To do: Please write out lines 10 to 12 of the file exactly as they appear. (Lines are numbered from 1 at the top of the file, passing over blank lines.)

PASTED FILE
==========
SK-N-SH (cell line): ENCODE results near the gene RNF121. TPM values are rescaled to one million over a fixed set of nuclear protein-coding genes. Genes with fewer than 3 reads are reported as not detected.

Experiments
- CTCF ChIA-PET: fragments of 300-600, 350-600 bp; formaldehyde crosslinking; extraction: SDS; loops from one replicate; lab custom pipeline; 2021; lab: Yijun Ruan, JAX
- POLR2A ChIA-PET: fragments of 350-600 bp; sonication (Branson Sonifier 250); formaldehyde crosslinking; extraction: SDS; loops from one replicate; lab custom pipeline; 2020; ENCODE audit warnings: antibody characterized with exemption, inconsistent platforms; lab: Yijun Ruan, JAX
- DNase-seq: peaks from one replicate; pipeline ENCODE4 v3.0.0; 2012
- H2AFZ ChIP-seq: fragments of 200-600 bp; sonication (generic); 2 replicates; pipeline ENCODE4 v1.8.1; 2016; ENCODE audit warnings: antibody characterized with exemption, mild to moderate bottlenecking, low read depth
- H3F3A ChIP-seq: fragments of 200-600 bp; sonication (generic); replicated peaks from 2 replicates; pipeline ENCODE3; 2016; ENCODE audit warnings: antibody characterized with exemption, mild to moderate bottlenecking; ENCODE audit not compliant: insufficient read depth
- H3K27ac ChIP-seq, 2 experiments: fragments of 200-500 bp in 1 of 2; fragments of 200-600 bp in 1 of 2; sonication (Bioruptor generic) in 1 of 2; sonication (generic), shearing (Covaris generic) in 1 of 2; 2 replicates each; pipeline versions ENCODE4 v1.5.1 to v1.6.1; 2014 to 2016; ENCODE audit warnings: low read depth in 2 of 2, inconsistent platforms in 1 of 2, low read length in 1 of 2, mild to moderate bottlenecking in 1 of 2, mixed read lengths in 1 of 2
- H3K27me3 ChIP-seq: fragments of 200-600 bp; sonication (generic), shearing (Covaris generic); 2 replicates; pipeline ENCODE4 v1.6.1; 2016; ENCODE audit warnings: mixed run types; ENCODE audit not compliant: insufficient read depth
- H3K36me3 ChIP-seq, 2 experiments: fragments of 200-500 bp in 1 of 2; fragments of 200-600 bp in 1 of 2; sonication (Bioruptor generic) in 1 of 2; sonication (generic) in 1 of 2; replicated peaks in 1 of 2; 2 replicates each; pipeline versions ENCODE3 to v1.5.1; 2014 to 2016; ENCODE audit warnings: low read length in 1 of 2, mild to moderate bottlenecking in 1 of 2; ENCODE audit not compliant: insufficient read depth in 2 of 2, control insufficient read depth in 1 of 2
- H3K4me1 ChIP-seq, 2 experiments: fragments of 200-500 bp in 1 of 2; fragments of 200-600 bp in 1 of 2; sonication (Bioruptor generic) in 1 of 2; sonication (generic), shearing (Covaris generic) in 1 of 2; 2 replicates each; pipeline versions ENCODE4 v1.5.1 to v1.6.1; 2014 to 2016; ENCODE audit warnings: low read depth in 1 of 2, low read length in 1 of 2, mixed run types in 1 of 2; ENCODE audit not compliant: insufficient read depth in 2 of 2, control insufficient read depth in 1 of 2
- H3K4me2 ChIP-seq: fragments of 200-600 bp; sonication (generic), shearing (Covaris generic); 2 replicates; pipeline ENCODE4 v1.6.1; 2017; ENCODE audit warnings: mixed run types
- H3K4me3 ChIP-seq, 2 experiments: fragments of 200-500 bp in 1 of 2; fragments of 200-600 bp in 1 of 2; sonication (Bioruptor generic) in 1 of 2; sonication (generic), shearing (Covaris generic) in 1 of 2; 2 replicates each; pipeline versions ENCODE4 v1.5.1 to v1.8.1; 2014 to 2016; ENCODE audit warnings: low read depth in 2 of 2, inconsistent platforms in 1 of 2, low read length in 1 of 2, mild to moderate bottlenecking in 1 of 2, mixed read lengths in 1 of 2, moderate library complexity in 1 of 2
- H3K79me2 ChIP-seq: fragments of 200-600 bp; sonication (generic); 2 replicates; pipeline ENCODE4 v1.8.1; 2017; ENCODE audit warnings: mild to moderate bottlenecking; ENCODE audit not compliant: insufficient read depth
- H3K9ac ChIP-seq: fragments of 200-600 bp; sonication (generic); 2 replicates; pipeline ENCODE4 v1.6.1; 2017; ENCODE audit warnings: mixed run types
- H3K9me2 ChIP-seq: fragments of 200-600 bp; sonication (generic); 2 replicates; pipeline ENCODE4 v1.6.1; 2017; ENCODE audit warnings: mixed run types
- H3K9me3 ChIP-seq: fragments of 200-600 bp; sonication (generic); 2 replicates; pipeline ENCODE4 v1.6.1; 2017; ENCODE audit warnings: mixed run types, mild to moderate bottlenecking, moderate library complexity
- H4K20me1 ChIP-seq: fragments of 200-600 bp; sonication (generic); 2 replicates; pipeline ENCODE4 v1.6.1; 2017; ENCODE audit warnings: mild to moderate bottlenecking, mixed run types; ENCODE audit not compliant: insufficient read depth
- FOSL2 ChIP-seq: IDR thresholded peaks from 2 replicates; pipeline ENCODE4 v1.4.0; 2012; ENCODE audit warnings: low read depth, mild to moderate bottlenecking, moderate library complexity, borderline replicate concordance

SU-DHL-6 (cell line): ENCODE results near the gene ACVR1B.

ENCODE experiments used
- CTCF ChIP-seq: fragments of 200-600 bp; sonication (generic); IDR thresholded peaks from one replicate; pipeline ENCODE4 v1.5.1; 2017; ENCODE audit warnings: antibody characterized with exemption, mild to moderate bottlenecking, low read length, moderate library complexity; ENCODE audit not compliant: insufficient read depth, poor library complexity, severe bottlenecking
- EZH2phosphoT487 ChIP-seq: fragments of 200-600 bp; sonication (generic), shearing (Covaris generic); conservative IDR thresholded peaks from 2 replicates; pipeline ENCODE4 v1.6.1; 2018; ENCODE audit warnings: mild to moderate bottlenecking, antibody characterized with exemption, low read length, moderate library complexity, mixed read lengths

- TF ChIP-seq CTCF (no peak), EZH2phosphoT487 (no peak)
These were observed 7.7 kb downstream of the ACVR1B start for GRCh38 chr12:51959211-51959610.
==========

- H3K36me3 ChIP-seq, 2 experiments: fragments of 200-500 bp in 1 of 2; fragments of 200-600 bp in 1 of 2; sonication (Bioruptor generic) in 1 of 2; sonication (generic) in 1 of 2; replicated peaks in 1 of 2; 2 replicates each; pipeline versions ENCODE3 to v1.5.1; 2014 to 2016; ENCODE audit warnings: low read length in 1 of 2, mild to moderate bottlenecking in 1 of 2; ENCODE audit not compliant: insufficient read depth in 2 of 2, control insufficient read depth in 1 of 2
- H3K4me1 ChIP-seq, 2 experiments: fragments of 200-500 bp in 1 of 2; fragments of 200-600 bp in 1 of 2; sonication (Bioruptor generic) in 1 of 2; sonication (generic), shearing (Covaris generic) in 1 of 2; 2 replicates each; pipeline versions ENCODE4 v1.5.1 to v1.6.1; 2014 to 2016; ENCODE audit warnings: low read depth in 1 of 2, low read length in 1 of 2, mixed run types in 1 of 2; ENCODE audit not compliant: insufficient read depth in 2 of 2, control insufficient read depth in 1 of 2
- H3K4me2 ChIP-seq: fragments of 200-600 bp; sonication (generic), shearing (Covaris generic); 2 replicates; pipeline ENCODE4 v1.6.1; 2017; ENCODE audit warnings: mixed run types